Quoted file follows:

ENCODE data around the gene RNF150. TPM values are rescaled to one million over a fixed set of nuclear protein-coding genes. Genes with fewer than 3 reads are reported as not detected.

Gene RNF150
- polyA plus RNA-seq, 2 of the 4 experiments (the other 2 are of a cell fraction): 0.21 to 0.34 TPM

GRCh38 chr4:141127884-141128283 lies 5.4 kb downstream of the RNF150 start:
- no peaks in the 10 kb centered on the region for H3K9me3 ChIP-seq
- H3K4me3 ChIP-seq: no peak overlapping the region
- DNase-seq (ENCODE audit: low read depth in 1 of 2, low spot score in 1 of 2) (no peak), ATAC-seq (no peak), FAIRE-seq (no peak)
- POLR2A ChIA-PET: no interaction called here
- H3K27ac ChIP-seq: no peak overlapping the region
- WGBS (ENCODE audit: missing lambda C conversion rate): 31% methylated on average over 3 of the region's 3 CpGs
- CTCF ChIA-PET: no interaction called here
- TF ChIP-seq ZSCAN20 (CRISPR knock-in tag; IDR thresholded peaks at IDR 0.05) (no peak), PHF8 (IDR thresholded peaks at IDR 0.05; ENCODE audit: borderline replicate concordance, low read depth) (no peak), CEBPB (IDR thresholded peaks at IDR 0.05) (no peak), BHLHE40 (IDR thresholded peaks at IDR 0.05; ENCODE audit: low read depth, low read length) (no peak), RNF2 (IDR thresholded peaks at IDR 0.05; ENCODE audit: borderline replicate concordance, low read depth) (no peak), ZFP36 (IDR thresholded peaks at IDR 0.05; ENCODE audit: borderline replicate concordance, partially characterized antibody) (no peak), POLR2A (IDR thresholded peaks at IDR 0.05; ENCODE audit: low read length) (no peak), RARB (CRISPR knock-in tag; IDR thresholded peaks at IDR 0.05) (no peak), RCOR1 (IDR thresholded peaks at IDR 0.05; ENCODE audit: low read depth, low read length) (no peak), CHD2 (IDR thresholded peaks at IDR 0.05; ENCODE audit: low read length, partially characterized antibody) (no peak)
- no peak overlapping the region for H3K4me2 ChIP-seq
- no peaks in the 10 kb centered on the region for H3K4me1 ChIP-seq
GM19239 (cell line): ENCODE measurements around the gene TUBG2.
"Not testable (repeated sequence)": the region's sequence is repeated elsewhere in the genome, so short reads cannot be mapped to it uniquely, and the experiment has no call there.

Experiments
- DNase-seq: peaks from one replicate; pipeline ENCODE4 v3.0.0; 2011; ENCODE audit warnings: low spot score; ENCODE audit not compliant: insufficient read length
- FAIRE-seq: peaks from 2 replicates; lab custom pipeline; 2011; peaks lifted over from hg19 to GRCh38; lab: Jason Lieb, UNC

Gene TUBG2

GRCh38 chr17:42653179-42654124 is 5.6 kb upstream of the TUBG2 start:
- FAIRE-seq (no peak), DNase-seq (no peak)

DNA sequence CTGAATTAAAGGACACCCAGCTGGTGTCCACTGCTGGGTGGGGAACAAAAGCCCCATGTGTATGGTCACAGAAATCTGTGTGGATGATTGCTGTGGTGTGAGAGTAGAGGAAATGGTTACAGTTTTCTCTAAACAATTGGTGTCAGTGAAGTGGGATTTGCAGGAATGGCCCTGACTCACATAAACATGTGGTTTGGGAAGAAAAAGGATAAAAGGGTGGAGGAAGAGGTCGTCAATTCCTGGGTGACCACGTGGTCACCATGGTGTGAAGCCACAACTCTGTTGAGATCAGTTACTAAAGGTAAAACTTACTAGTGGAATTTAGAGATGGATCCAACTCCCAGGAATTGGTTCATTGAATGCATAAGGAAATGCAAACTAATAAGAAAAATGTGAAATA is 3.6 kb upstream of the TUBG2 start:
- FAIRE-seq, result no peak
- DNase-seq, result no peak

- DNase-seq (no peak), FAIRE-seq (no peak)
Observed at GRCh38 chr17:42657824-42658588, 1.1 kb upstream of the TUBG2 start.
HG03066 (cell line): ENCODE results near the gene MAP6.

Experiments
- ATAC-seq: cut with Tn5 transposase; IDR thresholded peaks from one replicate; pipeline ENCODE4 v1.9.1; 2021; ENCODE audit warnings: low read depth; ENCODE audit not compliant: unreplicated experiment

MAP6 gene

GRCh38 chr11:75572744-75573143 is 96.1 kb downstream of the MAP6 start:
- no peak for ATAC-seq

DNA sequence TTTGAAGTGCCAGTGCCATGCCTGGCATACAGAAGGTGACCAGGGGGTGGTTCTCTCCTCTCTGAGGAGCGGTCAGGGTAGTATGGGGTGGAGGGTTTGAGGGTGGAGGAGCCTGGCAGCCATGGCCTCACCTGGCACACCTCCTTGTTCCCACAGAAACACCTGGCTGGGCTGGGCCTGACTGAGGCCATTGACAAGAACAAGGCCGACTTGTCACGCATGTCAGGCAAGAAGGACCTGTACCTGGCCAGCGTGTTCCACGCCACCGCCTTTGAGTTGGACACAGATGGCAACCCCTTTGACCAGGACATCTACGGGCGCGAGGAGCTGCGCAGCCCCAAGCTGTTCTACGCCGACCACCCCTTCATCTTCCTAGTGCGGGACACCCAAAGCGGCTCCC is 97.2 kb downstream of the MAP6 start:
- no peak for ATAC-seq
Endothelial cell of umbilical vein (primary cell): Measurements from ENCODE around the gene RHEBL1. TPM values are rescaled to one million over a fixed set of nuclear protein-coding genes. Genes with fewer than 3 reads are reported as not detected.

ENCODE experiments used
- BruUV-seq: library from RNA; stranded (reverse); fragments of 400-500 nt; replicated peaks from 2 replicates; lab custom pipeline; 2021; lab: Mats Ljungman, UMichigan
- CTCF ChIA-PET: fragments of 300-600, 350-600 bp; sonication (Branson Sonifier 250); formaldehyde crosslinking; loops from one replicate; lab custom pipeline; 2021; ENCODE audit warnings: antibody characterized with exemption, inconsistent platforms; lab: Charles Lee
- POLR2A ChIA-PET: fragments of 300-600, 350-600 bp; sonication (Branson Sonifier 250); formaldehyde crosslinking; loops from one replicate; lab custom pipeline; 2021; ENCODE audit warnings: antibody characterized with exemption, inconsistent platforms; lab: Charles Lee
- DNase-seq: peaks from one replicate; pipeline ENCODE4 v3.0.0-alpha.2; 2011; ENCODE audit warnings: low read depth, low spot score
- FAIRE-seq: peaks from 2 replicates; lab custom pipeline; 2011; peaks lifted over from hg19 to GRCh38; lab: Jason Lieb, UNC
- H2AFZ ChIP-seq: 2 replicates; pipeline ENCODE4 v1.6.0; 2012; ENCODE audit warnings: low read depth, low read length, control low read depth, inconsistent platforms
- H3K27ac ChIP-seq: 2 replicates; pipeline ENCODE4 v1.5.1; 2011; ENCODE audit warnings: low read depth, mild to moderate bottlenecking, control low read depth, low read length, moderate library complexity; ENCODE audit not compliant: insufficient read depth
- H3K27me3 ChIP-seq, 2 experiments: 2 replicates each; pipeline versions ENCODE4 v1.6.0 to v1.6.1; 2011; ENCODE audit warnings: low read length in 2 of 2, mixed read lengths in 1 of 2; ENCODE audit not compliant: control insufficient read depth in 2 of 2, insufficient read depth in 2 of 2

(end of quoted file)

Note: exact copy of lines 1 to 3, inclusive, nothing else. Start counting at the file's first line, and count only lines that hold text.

ENCODE data around the gene RNF150. TPM values are rescaled to one million over a fixed set of nuclear protein-coding genes. Genes with fewer than 3 reads are reported as not detected.

Gene RNF150
- polyA plus RNA-seq, 2 of the 4 experiments (the other 2 are of a cell fraction): 0.21 to 0.34 TPM